Reverse, or retro, running might sound like a joke, but it’s been hailed as 2022’s latest fitness trend, and with the long list of benefits, there’s a good reason.
In his 2013 book, Backwards Running, Dr Robert K Stevenson stresses that every runner should include retro running in their routine, arguing you could benefit more by learning to systematically alternate between backwards and forwards running throughout your workout.
So, why would anyone want to run backwards?
Improves weight loss
Well, for starters, reverse running could kickstart your weight loss journey. Depending on your goals, you might be aiming to burn calories and reduce body fat. If so, then you’re in luck, because the act of running backwards helps to burn approximately 30% more calories than running forward.
Not only can you burn more calories overall, but if you continue to run the same amount of time, then your workout becomes more efficient and time-saving. Burning more calories in the same amount of time sounds good, right?
A runner’s worst nightmare is a repetitive strain injury. Trying to maintain fitness levels while not causing further injuries is difficult, but did you know, that by running backwards you could find your body adjusts to using different techniques, placing emphasis on different muscles, ligaments, and tendons?
Aaron Yoder is the world’s fastest backwards runner, and he took up reverse running to deal with a knee injury after being told he might have to give up the activity altogether. Instead, he jumped on his treadmill and turned around, ultimately discovering his knees were under less strain.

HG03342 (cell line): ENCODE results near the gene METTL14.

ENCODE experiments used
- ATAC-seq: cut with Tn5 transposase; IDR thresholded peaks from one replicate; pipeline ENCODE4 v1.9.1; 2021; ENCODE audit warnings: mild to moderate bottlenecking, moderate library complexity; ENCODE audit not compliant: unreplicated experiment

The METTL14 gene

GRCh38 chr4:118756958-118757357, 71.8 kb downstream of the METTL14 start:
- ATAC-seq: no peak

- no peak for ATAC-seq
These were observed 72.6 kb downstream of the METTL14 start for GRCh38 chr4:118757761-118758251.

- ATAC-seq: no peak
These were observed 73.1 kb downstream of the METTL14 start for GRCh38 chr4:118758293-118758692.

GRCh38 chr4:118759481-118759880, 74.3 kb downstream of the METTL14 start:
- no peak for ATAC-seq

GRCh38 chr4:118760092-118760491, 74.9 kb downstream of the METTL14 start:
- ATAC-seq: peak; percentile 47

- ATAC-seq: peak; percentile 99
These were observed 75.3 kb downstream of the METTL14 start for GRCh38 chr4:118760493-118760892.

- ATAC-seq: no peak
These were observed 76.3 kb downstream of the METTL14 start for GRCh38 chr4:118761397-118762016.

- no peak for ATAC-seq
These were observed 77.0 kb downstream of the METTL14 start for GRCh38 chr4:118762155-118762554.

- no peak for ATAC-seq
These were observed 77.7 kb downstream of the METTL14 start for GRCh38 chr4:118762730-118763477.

So, if you’re not ready to confuse onlookers by running backwards down the street, follow in the footsteps of a professional and start your journey on treadmills and running machines in the privacy of your own home.
Do you find yourself slouching or nursing lower back injuries? Well, reverse running could be the answer.
Forward running can cause us to slouch, and bending forward at the waist contributes to poor running form, which over miles turns into pain and discomfort. Running backwards leads to a natural change in posture that requires you to stand up straighter, so your spine is supported by the surrounding muscles, eventually correcting your posture during a forward run.
As a bonus, it also engages your abdominal muscles, providing you with an on-the-go ab workout. Your back takes most of the load when running forwards but switching directions and running backwards will help maintain good form while keeping your abdominal muscles burning.
Run backwards to move forwards
Reverse running is a great psychological lift for anyone that’s tired or fed up with their bog-standard exercise routine, so it’s no surprise that the activity has blown up as a fitness trend this year.
Running backwards sounds ridiculous, but it’s a great way of switching up your workout and helping your body feel several new benefits.
Whether you’re hitting the streets, or twirling on your treadmill adding an exciting and varied element to your routine can make all the difference to your enjoyment and motivation when working out, because, as the saying goes, variety is the spice of life!